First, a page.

The Bennington Triangle

And Fayville Ghost Town

The Bennington Triangle is a window area located in Vermont, centered around Glastenbury Mountain and the ghost town of Fayville. According to local legend, the Indians of the region avoided Glastenbury Mountain because there was supposed to be a mysterious stone on it that would swallow people up.


Of course, that didn't stop settlers from building a town on it, but that didn't work out so well. Fayville went into decline in the 19th century, there was the usual “cursed town” descent into madness and murder, and eventually the town was completely abandoned. Now it's just a bunch of old stone foundations scattered around the forest on Glastenbury Mountain.


The Spanish-language leprechaun


It's interesting that just about every culture on Earth has a tradition of small mischievous creatures. In England and Ireland you have pixies, sprites, and leprechauns. In Hispanic countries, you are more likely to encounter one of the Duende.
"Duende" is a big category which encompasses a wide variety of creatures across many countries and cultures. The one that I find mentioned most often is the Pombero, which is found in South American cultures from Argentina down to Paraguay and Brazil.

CCTV Ghosts

Most of them are not what they seem


If you spend much time browsing around on YouTube, eventually you will fall down the rabbit hole of CCTV footage of ghosts. Or maybe I should say "ghosts," because most of these things are obviously anything but.
It seems like every day, a little bit more of the world is covered by CCTV security cameras. These systems monitor our public and private spaces 24/7, which means there is a lot of potential for catching paranormal phenomena. (Assuming that whoever is monitoring the cameras bothers to look, of course!) Unfortunately, several weaknesses inherent in the system make it also likely that a lot of false positives will be filmed… and it seems like they all end up on YouTube at one point or another.
1. Pranksters
This is an obvious problem. Let's say you're bored, creative, and have access to someone else's security camera. Maybe it's pointing at a neighbor's driveway, maybe it's filming the parking lot across the street. Maybe it's at your workplace, either current or former.

Poltergeists and Epilepsy

An interesting correlation


The poltergeist phenomena is unusual in the paranormal realm, in that everyone pretty much agrees on its source. Poltergeist activity is almost universally (among paranormal buffs and investigators) understood to be tied (in ways we don't understand) to a particular person in the household. Remove the person, and the poltergeist stops… but it starts up again in that person's new location.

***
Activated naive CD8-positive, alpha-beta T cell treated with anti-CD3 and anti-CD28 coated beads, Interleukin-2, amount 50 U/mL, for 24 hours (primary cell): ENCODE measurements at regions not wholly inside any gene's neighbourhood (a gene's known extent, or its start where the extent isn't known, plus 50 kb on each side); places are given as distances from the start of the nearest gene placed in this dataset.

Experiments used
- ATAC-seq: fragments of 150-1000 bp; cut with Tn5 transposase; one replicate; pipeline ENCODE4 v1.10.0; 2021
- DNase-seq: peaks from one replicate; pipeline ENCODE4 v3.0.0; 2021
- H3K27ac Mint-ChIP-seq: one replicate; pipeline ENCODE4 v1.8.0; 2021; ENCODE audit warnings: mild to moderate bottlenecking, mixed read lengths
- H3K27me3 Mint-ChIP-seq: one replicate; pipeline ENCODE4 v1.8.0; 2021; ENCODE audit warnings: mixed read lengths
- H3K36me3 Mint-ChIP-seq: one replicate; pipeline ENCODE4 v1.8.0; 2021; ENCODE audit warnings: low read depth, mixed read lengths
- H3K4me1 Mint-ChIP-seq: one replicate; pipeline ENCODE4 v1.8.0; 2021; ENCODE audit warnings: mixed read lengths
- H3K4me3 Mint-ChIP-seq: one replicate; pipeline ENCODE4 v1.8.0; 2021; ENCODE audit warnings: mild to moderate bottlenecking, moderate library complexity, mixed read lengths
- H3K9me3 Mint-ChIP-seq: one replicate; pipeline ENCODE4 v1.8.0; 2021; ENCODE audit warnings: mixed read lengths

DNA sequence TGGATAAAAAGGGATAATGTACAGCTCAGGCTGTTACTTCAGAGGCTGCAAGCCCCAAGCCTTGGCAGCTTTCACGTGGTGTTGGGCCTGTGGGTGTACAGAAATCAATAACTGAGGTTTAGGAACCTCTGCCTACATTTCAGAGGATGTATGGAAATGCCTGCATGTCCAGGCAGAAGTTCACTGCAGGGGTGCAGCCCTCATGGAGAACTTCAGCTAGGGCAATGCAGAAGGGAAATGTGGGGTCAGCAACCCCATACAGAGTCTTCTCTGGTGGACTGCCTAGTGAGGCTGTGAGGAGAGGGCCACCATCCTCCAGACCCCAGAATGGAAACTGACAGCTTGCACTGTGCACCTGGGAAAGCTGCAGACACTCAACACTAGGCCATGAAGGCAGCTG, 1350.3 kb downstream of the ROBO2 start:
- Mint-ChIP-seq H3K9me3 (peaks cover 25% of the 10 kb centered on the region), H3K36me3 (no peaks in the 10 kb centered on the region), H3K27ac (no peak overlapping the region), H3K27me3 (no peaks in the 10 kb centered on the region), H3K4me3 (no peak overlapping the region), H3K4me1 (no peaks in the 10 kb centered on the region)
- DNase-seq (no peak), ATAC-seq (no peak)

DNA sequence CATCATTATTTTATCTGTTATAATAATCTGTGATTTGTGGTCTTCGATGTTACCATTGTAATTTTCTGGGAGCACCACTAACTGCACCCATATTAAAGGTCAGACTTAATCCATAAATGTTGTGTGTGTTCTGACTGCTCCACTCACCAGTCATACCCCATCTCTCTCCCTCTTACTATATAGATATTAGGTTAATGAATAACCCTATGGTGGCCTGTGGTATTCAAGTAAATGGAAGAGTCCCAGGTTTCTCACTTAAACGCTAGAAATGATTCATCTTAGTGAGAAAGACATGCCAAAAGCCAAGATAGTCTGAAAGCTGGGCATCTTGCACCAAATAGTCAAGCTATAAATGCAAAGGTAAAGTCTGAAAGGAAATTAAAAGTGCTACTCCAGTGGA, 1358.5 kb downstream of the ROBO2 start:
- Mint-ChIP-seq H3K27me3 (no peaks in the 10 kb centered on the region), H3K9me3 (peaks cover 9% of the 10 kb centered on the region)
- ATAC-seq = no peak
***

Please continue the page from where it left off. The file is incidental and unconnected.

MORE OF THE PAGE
The current theory is that poltergeist activity is actually a manifestation of latent telekinetic ability. Most people are familiar with this from Stephen King's novel and hit movie, "Carrie."
Poltergeist activity is similar to ghostly phenomena, in that it involves a lot of unusual and inexplicable noises. But in addition, it includes a big component of objects being moved around. Proper ghosts rarely move things very far or very often, but a poltergeist will rearrange the entire contents of a room in a flash, smash an entire china cabinet, or stack every single book in the house into one big pile.

The Sourtoe: Cocktail Made With A Dead Toe

Yep, really!


Could the "Sourtoe" be the world's worst cocktail? You would think that it wouldn't be a very popular option. And then you learn that it is served to "as many as a dozen people a night," and your understanding of humanity is a little bit shaken.
There is only one place in the entire world where you can order a Sourtoe Cocktail: the Sourdough Saloon in Dawson City. High in the Canadian Arctic they serve a drink that includes as garnish a mummified toe. And in order to count, the toe has to touch your lips as you drink the cocktail.

Warrant-less GPS Tracking

It won't affect you... until it does.


You know the old saying, "It's not paranoia if they're really out to get you?" This is one conspiracy that is proven to be 100% true: due to a loophole in the current laws, the feds can attach a GPS tracking device to your car and track all your movements any time they want, without needing to get one of those pesky warrants first.
The principle underlying their ability to do this is the good old "expectation of privacy." It's the same reason that an undercover private investigator is legally allowed to follow you around all day taking pictures. When you are in public going about your business, because you don't expect to be private (not the way you would in your living room with your drapes drawn) so legally, you don't.